Creatine is the single, most researched sports supplement in human history, yielding an array of benefits for the human body and mind. As such, creatine comes in many forms, the most prominent being creatine monohydrate and creatine HCL.
So, creatine HCL vs. monohydrate, which one should you choose?
Well, if you ask me – there’s no debate about which one’s better. But I don’t want you to take my word for it.
Instead, I’d like to dissect these two compounds, bit by bit, and let you make your own decision.
What is Creatine Hydrochloride (HCL)?
Creatine hydrochloride, or creatine HCL, is a “new and improved” version of creatine monohydrate that’s skyrocketed in popularity over the past few years.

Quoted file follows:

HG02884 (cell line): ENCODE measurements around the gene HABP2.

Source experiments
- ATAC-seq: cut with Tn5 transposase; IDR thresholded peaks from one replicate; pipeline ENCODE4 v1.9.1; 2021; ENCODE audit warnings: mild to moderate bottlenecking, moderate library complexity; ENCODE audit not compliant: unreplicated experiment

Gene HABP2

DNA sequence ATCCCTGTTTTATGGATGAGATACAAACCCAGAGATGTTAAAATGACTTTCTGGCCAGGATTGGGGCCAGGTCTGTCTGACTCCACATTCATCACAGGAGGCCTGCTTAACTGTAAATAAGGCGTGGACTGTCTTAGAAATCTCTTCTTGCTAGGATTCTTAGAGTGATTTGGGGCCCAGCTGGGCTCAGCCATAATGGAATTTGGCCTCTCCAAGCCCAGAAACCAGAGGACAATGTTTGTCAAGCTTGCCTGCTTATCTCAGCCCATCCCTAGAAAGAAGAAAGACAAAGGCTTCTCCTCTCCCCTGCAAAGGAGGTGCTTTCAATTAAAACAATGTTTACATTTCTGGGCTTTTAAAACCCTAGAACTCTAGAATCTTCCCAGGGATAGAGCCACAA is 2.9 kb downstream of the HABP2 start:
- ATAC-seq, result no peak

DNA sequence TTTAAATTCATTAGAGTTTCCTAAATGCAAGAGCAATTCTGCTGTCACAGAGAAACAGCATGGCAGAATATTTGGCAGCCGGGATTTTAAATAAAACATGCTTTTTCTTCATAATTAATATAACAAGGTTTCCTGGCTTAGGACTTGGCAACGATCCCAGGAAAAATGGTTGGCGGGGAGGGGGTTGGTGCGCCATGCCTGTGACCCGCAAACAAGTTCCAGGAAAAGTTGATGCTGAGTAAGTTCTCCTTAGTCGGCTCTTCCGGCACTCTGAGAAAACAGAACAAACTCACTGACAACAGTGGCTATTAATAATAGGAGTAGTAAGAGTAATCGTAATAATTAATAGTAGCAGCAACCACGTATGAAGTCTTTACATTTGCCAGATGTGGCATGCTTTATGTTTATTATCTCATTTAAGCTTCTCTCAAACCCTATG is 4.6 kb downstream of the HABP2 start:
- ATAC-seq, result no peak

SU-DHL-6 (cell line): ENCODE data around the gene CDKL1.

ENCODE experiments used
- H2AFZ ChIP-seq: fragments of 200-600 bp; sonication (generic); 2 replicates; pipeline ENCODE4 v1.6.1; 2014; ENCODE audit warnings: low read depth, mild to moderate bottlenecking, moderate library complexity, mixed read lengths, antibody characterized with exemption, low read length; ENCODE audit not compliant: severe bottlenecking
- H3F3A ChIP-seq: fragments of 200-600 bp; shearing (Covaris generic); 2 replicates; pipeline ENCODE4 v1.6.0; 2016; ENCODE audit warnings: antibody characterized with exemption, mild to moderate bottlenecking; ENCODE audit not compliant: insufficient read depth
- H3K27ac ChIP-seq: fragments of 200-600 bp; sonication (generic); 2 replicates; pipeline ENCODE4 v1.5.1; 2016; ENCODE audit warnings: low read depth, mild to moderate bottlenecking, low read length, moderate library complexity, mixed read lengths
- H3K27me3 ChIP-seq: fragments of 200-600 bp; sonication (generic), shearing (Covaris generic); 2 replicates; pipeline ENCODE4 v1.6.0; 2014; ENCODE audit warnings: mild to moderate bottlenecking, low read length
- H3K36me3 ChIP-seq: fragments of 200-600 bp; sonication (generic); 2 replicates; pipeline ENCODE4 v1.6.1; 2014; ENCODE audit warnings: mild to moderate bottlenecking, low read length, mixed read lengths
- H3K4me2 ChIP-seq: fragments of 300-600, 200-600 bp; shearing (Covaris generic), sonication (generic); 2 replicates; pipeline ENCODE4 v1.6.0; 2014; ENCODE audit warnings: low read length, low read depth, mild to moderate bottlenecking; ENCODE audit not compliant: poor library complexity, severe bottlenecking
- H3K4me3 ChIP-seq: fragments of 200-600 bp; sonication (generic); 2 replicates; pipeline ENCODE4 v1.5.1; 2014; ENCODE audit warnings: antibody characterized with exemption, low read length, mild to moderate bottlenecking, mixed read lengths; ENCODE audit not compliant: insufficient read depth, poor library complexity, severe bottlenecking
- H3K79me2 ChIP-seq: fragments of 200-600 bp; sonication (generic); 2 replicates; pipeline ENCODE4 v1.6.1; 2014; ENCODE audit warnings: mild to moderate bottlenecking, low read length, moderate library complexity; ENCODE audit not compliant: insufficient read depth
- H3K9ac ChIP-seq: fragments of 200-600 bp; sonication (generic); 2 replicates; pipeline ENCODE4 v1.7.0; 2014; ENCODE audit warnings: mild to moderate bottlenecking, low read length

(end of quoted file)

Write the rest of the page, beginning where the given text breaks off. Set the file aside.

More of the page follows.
Creatine HCL combines a single creatine molecule and a single hydrochloric acid molecule.
The combo of these two creates a stable, easily soluble form of creatine that is supposedly easier to absorb. However, this claim is yet to be scientifically proven.
HCL offers better water solubility, but whether that’s actually advantageous is up for debate.
What is Creatine Monohydrate?
Creatine monohydrate is a simple concoction composed of a single creatine molecule and a single water molecule. Even though simple, creatine monohydrate is arguably the best sports supplement on every level – from performance to safety.
Creatine monohydrate has been proven to effectively increase muscle strength, size, and power with minor side effects (we’ll touch on this later).
What are the Benefits of Taking Creatine Monohydrate or HCL?
To understand the benefits, we must first understand how creatine works.